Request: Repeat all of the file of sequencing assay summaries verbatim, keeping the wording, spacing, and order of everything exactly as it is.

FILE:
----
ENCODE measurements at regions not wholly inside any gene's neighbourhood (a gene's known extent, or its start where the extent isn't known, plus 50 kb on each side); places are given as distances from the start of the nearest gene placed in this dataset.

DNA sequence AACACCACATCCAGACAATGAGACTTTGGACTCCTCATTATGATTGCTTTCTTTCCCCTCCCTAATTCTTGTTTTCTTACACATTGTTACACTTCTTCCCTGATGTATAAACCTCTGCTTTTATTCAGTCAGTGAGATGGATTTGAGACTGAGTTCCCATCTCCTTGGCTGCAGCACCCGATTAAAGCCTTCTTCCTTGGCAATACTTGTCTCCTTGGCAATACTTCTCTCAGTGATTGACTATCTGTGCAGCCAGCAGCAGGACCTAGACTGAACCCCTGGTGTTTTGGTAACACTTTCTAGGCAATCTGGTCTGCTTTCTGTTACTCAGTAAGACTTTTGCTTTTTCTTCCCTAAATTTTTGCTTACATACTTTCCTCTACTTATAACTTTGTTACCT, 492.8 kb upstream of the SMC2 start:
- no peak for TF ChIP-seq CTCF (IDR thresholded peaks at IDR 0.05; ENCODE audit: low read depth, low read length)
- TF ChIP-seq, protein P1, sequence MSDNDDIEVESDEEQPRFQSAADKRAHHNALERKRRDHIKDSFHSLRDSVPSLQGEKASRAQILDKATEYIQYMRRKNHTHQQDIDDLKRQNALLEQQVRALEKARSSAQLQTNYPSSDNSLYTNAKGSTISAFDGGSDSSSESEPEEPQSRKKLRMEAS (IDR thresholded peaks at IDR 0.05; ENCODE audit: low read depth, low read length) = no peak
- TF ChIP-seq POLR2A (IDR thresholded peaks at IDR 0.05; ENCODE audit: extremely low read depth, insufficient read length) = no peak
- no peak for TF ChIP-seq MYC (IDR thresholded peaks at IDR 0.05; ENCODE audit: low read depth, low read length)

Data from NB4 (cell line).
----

ENCODE measurements at regions not wholly inside any gene's neighbourhood (a gene's known extent, or its start where the extent isn't known, plus 50 kb on each side); places are given as distances from the start of the nearest gene placed in this dataset.

DNA sequence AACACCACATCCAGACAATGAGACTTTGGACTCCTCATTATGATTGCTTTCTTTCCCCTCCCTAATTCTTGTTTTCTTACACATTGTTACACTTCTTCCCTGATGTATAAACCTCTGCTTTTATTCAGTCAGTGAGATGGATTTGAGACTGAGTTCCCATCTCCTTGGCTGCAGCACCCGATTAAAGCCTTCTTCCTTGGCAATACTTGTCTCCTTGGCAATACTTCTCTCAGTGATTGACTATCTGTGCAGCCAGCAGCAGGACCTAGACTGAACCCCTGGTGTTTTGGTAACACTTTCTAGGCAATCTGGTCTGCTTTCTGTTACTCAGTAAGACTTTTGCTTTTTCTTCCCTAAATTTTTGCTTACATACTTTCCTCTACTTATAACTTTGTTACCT, 492.8 kb upstream of the SMC2 start:
- no peak for TF ChIP-seq CTCF (IDR thresholded peaks at IDR 0.05; ENCODE audit: low read depth, low read length)
- TF ChIP-seq, protein P1, sequence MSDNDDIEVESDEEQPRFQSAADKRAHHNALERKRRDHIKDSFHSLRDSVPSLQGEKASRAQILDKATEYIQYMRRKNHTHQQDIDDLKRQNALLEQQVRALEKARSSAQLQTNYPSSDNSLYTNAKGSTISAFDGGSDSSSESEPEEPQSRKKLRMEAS (IDR thresholded peaks at IDR 0.05; ENCODE audit: low read depth, low read length) = no peak
- TF ChIP-seq POLR2A (IDR thresholded peaks at IDR 0.05; ENCODE audit: extremely low read depth, insufficient read length) = no peak
- no peak for TF ChIP-seq MYC (IDR thresholded peaks at IDR 0.05; ENCODE audit: low read depth, low read length)

Data from NB4 (cell line).